Join us for the Bentley Historical Library’s series of talks exploring the history of the University of Michigan.
Keeping Resistance Alive: Chandler Davis and Academic Freedom at U-M
In 1954, Chandler Davis was called to testify before the House Committee on Un-American Activities. His fellows on the stand were his colleagues Mark Nickerson and Clement L. Markert, and his student friends Edward Shaffer and Myron E. Sharpe. All were “unfriendly witnesses, refusing to confess” their political dissent.
Davis, unlike the others, based his refusal to answer only on the First Amendment, waiving his protection under the Fifth Amendment. Thereby he deliberately invited a citation for Contempt of Congress, so as to give himself standing to argue in court that the Committee’s proceedings were unconstitutional. He got the citation, but he did not prevail in court; his appeals were exhausted in 1959 and he served prison time in 1960.
Meanwhile, he and Professor Nickerson had been dismissed from their positions at the University. Davis’s deliberate and strategic approach to this assault on intellectual freedom was reflected throughout his long life of activism. His actions and those of his colleagues were eventually acknowledged by the Faculty Senate with the creation of the Davis/Markert/Nickerson Lecture in Academic and Intellectual Freedom in 1990.
This Making Michigan discussion will reflect on Davis’s life, actions and legacy at U-M and beyond and will seek to understand and recognize his contributions.
Panelists for this discussion will include:
- Steve Batterson, professor emeritus of mathematics, Emory University, and author of a forthcoming biography of Davis, The Un-American Treatment of a Red Mathematician in the 1950s (Monthly Review Press). Batterson is also the author of Stephen Smale: The Mathematician Who Broke the Dimension Barrier (American Mathematical Society Reprint, 2000). Batterson will focus on Davis’s stand on the First Amendment — rather than the Fifth — in refusing to answer HUAC’s questions, in comparison to others who relied on that strategy and those who did not.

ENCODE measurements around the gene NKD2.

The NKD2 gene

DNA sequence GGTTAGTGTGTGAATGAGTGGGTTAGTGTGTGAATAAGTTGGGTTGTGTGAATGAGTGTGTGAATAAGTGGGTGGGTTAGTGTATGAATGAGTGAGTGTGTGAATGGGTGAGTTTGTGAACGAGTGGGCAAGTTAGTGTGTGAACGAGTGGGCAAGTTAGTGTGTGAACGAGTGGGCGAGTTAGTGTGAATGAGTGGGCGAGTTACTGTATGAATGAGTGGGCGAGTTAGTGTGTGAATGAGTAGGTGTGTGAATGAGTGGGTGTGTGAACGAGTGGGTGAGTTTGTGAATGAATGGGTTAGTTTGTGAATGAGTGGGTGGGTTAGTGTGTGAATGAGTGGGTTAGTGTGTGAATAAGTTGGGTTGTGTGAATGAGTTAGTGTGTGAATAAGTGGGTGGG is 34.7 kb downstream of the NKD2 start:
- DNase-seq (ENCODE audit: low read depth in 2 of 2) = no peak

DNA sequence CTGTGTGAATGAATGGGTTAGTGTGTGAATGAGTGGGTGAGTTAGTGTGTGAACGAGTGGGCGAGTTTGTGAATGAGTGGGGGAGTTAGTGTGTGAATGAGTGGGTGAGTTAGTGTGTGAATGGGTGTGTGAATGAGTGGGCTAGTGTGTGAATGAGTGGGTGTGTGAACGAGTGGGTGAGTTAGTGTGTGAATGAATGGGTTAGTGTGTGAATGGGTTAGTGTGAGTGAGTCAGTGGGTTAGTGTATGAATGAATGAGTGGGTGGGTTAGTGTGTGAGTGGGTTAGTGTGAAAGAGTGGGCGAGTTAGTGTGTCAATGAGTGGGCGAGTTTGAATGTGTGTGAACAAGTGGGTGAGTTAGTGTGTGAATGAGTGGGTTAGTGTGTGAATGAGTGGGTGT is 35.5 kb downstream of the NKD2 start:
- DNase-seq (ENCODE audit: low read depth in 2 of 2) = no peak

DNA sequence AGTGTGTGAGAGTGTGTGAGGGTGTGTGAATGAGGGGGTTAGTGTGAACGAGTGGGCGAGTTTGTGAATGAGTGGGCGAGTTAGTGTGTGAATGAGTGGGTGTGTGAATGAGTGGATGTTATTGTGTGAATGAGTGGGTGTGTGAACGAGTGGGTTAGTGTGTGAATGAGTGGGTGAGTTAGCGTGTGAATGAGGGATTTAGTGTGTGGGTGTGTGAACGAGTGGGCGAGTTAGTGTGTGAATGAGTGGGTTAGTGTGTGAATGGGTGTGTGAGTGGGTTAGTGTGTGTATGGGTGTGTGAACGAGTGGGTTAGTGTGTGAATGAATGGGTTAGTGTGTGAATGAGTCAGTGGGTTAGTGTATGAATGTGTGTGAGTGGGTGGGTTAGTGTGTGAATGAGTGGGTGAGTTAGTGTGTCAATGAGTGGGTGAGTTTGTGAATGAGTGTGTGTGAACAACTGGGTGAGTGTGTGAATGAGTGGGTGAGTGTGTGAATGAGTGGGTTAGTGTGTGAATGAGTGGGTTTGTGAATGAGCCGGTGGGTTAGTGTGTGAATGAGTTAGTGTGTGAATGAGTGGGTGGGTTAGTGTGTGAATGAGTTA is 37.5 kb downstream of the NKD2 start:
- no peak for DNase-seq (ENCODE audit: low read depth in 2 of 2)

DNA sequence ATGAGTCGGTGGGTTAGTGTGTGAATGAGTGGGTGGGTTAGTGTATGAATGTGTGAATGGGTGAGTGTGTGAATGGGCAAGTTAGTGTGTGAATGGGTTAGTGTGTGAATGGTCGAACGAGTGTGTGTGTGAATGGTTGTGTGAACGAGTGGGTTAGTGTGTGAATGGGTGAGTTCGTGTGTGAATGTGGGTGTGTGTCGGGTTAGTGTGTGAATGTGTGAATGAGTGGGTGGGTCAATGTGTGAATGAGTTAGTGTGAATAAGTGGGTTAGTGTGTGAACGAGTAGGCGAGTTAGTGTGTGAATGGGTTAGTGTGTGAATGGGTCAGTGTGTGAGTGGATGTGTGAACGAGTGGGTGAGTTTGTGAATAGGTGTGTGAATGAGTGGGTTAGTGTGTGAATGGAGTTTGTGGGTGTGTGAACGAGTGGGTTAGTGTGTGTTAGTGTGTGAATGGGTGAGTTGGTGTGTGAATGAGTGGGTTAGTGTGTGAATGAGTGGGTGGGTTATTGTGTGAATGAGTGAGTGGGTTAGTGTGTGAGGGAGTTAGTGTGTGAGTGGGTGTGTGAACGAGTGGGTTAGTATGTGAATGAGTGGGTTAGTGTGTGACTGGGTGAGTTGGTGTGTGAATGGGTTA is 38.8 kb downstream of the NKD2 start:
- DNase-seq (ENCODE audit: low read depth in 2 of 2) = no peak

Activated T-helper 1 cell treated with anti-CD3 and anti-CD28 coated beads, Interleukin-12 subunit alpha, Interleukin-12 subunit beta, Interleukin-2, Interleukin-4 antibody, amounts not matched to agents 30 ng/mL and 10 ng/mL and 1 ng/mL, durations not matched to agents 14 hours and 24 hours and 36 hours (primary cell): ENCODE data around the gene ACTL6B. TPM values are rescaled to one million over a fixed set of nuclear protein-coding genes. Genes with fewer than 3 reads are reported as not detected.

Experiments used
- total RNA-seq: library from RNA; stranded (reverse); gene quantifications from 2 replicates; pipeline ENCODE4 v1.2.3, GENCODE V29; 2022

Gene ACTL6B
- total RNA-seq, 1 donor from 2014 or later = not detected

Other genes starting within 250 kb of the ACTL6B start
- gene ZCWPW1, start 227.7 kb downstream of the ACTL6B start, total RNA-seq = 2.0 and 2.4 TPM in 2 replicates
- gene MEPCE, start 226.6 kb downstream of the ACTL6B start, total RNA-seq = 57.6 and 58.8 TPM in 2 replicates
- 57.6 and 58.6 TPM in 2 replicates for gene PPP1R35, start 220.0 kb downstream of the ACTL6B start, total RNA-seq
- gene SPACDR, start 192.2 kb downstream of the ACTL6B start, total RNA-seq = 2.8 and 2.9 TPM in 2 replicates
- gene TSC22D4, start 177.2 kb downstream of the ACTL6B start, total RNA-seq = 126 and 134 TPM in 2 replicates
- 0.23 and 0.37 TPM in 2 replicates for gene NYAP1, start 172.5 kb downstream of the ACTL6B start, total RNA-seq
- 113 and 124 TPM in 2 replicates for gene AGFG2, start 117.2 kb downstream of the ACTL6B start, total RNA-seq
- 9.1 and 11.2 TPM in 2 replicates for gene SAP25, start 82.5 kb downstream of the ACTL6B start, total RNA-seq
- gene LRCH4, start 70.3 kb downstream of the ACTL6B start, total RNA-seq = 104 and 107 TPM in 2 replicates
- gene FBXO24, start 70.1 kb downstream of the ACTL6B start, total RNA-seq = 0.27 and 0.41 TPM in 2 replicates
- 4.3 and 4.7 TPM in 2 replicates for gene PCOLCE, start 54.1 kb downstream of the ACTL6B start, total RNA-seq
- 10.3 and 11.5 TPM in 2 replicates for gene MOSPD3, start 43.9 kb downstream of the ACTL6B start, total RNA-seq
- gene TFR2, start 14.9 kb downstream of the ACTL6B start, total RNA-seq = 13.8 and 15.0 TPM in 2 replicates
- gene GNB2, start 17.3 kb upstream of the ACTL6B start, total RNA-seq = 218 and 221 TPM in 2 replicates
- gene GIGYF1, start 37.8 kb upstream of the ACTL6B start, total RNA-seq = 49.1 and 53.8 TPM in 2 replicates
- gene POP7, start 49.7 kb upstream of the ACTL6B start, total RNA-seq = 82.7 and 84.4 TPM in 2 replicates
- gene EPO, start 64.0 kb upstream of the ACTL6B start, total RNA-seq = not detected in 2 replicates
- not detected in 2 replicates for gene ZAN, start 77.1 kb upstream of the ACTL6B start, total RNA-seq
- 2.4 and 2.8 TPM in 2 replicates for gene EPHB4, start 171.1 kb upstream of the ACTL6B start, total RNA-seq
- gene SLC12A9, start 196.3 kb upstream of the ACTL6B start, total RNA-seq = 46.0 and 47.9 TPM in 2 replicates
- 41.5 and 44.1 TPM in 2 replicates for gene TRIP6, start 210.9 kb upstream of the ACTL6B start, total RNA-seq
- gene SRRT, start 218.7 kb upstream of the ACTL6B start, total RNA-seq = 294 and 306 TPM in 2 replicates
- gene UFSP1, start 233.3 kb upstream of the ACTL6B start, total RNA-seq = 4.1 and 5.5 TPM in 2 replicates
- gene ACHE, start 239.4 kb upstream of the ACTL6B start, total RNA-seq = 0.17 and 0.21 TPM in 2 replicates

- Peggie Hollingsworth, assistant research scientist emerita, Environmental and Industrial Health, School of Public Health. Hollingsworth was chair of the Faculty Senate when the DMN Lecture was created and served as the lecture’s longtime organizer as director of the Academic Freedom Lecture Fund. Hollingsworth will focus on Davis’s legacy at U-M, including the creation of the lecture and his annual engagement with it.
- Alan Wald, H. Chandler Davis Collegiate Professor Emeritus at the University of Michigan. He is a specialist in United States Literary Radicalism, and the author of many books including American Night: The Literary Left in the Era of the Cold War (University of North Carolina Press, 2013). Wald will focus on Davis’s strategy in the context of American leftist activism, in the McCarthy era and since, including Davis’s concern in the years before his death about the rise of a “new political blacklist.”